Devil Does Not Write Grant Applications

As we come to the end of the year, it is always a good time to embrace the spirit of forgiveness. So, let us all praise the politician who has forgiven the Devil.

In this week’s coverage of Festival News, we had a story from the BBC on the 30th anniversary of a protest in Caerphilly, Wales.

On December 14, 1976, the Sex Pistols came to town during their very first tour. The tour (called “Anarchy” because what’s a tour without a catchy name) coincided with promoting the Sex Pistols first single, “Anarchy in the U.K.” (“I Wanna Be Me” was on the B-side.)

The group was met by a vociferous band of protesters, led by “church groups and local mothers.” A local vicar was quoted at the time as saying he had sat with a murderer but wouldn’t be able to shake hands with the Sex Pistols. The press played it up, and the Sex Pistols were tagged with being the Devil’s spawn.

In film from the event (included in Julien Temple’s The Great Rock ‘n Roll Swindle), at the front of the protest was a local politician, Mr. Davies.

Now, 30 years later he asks forgiveness:

“…. because the young mothers were against it and I just wanted to represent their point of view…When when I look back now…I feel absolutely and thoroughly ashamed of myself. I’ve got some great regrets when I look back at it because who am I, a fuddy-duddy councillor, to tell young people what they should listen to, what they should enjoy and how they should conduct themselves and their lives? We should try and put a plaque there to the Sex Pistols to commemorate the event that took place in Caerphilly and I would be prepared to unveil it.”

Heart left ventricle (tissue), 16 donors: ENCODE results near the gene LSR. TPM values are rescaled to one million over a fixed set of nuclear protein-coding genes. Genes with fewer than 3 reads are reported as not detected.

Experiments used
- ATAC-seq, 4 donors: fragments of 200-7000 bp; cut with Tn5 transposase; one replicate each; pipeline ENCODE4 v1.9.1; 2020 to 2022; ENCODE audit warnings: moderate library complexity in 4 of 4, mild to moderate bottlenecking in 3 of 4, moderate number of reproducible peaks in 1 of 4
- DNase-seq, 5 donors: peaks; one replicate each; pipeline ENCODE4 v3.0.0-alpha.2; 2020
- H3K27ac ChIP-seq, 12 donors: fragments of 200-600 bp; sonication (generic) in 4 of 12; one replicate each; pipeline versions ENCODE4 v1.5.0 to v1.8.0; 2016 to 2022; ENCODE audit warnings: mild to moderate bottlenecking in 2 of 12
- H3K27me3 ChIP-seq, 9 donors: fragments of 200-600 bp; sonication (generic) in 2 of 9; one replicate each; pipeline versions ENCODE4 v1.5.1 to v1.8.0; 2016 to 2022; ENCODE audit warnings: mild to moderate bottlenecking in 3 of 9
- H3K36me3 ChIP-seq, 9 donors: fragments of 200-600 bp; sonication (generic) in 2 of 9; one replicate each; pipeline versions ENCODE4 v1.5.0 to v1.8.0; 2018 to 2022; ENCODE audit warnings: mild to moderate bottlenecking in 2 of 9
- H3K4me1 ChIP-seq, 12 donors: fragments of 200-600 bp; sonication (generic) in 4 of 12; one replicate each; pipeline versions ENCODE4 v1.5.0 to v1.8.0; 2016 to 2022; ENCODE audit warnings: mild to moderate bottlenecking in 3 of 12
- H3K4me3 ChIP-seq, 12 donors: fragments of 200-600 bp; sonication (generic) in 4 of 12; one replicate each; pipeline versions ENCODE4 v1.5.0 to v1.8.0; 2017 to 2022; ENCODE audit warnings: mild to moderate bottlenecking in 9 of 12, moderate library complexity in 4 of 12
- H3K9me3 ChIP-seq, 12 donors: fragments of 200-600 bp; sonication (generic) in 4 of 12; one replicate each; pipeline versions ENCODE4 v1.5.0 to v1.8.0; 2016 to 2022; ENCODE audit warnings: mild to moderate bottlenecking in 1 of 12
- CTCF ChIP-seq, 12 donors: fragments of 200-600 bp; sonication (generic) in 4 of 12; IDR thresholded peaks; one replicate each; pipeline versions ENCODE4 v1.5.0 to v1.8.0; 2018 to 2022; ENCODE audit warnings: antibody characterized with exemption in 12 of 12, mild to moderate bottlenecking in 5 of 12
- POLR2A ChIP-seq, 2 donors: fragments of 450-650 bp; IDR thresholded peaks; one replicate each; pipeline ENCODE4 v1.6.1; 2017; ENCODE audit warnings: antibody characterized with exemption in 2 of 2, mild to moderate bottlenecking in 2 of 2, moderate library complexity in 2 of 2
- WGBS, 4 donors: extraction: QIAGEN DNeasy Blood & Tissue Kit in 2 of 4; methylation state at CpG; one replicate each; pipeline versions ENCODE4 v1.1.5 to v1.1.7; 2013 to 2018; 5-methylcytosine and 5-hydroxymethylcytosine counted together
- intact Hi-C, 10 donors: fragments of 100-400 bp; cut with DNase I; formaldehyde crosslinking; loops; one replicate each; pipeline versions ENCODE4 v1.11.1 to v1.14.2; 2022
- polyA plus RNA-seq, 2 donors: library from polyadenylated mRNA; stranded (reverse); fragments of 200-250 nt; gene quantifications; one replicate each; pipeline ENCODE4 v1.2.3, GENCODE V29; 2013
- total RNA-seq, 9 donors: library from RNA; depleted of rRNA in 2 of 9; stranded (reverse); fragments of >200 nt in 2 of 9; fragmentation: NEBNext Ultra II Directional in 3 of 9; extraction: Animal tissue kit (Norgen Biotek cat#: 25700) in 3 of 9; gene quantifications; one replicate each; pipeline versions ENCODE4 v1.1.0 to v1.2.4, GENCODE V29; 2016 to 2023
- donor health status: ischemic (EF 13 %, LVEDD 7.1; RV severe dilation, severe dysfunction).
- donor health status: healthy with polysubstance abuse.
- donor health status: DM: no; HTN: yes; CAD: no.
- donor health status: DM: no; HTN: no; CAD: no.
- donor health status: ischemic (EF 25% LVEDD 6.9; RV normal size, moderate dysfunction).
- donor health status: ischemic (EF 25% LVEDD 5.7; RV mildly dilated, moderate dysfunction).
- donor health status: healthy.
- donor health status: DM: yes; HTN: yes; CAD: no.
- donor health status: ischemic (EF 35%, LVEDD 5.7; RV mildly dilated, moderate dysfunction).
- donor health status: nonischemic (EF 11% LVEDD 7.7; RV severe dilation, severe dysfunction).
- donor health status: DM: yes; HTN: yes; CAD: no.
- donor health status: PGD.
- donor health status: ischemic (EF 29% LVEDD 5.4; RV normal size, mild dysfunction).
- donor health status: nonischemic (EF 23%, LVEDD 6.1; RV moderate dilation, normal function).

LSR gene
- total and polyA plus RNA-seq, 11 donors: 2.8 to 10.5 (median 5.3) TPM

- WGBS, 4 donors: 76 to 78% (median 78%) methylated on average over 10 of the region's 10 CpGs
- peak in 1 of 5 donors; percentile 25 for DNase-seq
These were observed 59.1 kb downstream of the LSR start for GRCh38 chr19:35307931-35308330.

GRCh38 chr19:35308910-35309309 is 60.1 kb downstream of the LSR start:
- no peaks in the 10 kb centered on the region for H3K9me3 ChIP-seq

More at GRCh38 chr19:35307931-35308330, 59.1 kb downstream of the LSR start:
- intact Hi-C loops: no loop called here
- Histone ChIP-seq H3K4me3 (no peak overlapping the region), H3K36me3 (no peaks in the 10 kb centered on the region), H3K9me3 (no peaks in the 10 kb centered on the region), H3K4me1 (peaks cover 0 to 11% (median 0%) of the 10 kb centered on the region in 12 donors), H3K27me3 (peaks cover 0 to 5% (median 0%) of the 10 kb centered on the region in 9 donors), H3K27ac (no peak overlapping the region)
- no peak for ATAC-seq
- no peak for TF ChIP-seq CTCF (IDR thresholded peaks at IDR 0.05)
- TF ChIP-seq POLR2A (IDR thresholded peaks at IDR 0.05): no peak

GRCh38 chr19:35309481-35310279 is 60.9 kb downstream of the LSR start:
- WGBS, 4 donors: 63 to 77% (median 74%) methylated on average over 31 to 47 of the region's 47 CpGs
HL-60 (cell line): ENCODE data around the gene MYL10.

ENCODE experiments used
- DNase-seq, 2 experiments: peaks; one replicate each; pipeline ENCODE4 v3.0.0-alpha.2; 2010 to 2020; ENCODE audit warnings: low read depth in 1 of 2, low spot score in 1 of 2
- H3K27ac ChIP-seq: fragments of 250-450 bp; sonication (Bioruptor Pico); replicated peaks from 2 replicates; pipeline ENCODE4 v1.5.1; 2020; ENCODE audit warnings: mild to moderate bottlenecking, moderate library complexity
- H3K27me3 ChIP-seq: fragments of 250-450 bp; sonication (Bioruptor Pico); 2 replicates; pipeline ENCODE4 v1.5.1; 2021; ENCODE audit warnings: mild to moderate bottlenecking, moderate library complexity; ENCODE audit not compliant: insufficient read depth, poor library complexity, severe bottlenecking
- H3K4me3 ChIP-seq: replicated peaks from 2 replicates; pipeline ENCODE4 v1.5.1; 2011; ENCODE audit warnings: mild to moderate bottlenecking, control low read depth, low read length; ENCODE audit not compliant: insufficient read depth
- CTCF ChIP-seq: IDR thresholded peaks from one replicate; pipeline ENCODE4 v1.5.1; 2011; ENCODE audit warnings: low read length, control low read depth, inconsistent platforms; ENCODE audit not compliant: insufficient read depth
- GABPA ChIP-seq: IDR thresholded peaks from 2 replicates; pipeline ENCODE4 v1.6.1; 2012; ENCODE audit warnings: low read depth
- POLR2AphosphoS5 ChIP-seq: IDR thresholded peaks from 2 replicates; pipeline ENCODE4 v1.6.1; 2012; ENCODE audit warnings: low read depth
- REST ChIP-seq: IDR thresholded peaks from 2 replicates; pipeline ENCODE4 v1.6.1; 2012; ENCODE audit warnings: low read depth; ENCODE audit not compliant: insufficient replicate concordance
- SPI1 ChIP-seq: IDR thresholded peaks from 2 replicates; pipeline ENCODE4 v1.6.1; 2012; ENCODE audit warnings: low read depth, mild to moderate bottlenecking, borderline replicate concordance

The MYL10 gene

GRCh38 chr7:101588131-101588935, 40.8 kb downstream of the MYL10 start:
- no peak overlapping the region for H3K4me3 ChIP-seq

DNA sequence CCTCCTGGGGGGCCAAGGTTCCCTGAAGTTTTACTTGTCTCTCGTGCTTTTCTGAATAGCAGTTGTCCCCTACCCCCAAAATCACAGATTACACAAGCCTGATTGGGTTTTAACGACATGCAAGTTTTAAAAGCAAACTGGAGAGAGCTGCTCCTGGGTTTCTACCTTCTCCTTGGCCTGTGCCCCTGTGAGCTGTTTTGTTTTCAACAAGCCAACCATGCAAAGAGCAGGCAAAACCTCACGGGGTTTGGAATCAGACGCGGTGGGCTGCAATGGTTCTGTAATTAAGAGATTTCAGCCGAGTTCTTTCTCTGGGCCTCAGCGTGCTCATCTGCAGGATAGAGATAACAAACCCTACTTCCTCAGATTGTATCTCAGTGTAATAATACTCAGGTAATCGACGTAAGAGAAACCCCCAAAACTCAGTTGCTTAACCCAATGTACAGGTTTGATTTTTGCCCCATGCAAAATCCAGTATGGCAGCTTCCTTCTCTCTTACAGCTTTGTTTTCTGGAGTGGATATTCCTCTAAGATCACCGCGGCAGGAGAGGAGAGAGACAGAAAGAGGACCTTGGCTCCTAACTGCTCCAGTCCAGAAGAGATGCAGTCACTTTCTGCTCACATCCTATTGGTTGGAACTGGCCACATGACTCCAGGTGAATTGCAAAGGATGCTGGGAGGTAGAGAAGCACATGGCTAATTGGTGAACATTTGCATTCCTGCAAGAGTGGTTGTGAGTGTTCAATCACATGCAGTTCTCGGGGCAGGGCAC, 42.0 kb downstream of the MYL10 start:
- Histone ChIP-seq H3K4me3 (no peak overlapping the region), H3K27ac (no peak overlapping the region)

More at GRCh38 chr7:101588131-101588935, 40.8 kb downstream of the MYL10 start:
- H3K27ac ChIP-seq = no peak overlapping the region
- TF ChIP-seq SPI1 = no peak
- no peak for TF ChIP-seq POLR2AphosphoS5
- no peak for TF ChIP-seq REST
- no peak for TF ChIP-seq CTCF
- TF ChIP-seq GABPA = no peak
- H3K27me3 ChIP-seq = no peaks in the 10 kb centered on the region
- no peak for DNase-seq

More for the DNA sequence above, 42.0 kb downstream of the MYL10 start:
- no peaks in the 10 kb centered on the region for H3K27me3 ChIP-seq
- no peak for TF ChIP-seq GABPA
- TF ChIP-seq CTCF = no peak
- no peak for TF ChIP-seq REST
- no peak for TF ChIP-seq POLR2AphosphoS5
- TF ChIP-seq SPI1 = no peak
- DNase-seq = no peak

Mr. Davies: You are forgiven.

Here’s an idea, though, of what you, Mr. Davies, can do with your newfound wisdom that has moved you from Devil Spawn-ite to God Save the Sex Pistols. The next time there is a new work of art — a new sound, a new vision, a new stage language — please do encourage your fellow politicians, theologians, and busy-bodies not to leap to the Devil-is-among-us-and-making-art assumption. A better assumption would be that a new artist has given voice to a new way of seeing, or hearing, or reacting to, our world.

Put another way, why do the artists have to write all the grants, but the Devil gets all the credit? Enough already.

To celebrate the anniversary, a punk festival was held at the local rugby club.

If you couldn’t make it, but would like a little Sex Pistols background music for your office or home, check out God Save the Queen or some concert footage from a fan’s point of view.

I think even Thomas Mann’s Doctor Faustus would be proud.

- Bill Reichblum

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